I believed I had a chance to win, and eagerly put up my posters. I remember speaking to the entire 350 person class in the school gym. I wouldn’t say I got much applause, but I still believed I could do it.
The day of the vote, I arrived early to cast mine. Like any confident candidate, I put my vote in the ballot box with a check beside my name.
Later, when the new council was announced. I froze when the Principal announced not only the winners, but every candidate, with their number of votes.
I did not win.
I had one vote.
It was my own.
I was horrified, and wanted so desperately to RUN! I slipped out to go to the bathroom. Unfortunately, on my way out, to add insult to injury, I ran into one of the biggest bullies on the playground, Charlotte, who grabbed me and took great joy in rubbing my face in my humiliating loss, saying, “That will teach you!” Somehow I got away from her, and made it to the relative safety of a bathroom stall, collapsing in my humiliation and shame.
That crushing moment was seared into my cells. I am not quite sure how I recovered. Though I did. I made a vow to never, ever put myself in a situation like that again. Never step into that kind of leadership. Never ask people to choose me. Then I did what any good survivor does. I buried that moment.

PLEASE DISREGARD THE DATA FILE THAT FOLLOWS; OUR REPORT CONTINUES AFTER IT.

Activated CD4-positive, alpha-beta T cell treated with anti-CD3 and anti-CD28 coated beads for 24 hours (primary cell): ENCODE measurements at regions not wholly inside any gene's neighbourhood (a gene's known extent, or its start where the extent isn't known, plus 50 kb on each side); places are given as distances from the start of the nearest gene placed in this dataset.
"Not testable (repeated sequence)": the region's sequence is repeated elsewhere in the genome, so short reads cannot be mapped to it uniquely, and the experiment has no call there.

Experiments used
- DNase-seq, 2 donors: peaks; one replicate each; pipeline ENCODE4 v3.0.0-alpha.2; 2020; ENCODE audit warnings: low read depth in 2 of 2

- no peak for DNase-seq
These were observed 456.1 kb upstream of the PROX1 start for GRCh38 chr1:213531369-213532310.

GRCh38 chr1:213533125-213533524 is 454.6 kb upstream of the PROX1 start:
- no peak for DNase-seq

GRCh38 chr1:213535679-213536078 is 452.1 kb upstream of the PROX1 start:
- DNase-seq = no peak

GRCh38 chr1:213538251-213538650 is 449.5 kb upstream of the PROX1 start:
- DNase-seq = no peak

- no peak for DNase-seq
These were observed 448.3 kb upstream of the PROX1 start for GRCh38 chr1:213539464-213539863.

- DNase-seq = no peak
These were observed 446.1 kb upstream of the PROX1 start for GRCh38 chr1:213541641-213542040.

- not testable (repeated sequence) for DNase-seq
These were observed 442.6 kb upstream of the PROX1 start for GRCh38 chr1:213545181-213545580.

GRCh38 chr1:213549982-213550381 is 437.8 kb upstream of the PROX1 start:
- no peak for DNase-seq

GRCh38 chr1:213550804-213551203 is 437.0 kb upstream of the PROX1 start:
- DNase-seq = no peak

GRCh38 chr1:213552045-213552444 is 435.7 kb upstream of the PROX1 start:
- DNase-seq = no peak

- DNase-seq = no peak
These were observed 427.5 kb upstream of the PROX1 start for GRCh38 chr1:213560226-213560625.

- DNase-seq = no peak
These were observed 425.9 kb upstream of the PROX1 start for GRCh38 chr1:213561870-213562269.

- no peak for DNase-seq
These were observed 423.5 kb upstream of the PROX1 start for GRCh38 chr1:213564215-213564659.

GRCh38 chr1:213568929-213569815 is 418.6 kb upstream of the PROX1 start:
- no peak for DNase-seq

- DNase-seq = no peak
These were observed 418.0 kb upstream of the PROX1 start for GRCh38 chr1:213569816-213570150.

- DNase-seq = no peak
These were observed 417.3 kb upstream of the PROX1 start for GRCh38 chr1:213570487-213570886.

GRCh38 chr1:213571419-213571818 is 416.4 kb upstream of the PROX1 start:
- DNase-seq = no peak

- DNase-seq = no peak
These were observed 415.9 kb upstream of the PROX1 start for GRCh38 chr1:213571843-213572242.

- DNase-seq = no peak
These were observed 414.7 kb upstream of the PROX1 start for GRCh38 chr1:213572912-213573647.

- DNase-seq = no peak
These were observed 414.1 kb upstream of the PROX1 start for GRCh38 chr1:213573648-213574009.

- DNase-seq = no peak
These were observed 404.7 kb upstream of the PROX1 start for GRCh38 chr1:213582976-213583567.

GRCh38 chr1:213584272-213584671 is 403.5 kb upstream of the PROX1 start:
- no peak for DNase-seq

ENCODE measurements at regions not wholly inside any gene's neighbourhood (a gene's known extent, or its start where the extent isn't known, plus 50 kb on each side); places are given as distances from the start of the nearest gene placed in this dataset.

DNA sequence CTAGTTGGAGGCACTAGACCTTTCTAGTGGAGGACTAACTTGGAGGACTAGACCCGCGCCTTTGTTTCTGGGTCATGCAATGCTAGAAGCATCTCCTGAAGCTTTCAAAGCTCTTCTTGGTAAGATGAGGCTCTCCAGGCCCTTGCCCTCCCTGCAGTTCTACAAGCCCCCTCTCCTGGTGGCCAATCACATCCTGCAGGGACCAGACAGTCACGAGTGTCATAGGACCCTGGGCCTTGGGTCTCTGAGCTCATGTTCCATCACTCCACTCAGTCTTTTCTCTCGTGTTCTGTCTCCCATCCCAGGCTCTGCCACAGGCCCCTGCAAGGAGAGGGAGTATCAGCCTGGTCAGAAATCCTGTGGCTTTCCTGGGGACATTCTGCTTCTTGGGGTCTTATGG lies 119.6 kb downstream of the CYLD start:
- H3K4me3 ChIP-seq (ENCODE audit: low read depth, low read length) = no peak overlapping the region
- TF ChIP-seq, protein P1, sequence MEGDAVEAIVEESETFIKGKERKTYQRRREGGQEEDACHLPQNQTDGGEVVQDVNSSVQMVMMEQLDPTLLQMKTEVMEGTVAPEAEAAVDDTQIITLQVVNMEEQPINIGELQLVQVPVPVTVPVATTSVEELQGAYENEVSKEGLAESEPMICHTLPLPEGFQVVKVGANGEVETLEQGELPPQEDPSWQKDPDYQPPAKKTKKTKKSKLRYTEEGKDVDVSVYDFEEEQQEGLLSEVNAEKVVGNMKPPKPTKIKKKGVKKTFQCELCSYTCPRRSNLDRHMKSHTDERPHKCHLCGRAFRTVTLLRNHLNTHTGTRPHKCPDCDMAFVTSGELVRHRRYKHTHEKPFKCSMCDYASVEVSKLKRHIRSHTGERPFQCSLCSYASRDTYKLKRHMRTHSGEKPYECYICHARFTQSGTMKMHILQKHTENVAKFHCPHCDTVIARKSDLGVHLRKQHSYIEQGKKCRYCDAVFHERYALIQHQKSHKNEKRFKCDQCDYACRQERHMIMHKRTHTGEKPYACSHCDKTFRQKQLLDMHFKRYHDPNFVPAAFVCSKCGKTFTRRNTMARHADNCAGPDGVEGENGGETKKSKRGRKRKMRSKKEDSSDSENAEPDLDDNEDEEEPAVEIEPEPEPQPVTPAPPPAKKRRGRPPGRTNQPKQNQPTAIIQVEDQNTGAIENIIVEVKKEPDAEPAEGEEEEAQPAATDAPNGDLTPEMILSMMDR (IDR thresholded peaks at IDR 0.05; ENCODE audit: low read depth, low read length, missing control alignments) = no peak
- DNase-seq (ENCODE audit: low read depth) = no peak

The memory has stayed unearthed longer than other painful blows, many of which, on a physical level were much worse. However, it has played havoc with my efforts to speak out with my own my voice and step into my own leadership. Don’t get me wrong, I have stepped out into leadership, but under someone else’s platform. I lead other people’s programs, and coach under the umbrella of other people’s models.
Recently though, at thrive!, CrisMarie and I have been standing forward with our own voice and our own model. It hasn’t been easy. As we work on our marketing efforts for our business, and define our voice and brand, I have bumped into that old doubt and unearthed roots of my fears: Fifth Grade School Council Elections!
Recently, I designed a workshop and was excited about the launch. But something kept niggling at me. I wasn’t confident about the workshop’s success. Despite my niggling, I worked diligently at marketing it, and I kept planning my life around it happening. Until I realized I was avoiding checking on the registration, which I finally I did. I called and asked the event planner what the numbers were for my workshop. She broke the news, “No one has signed up.”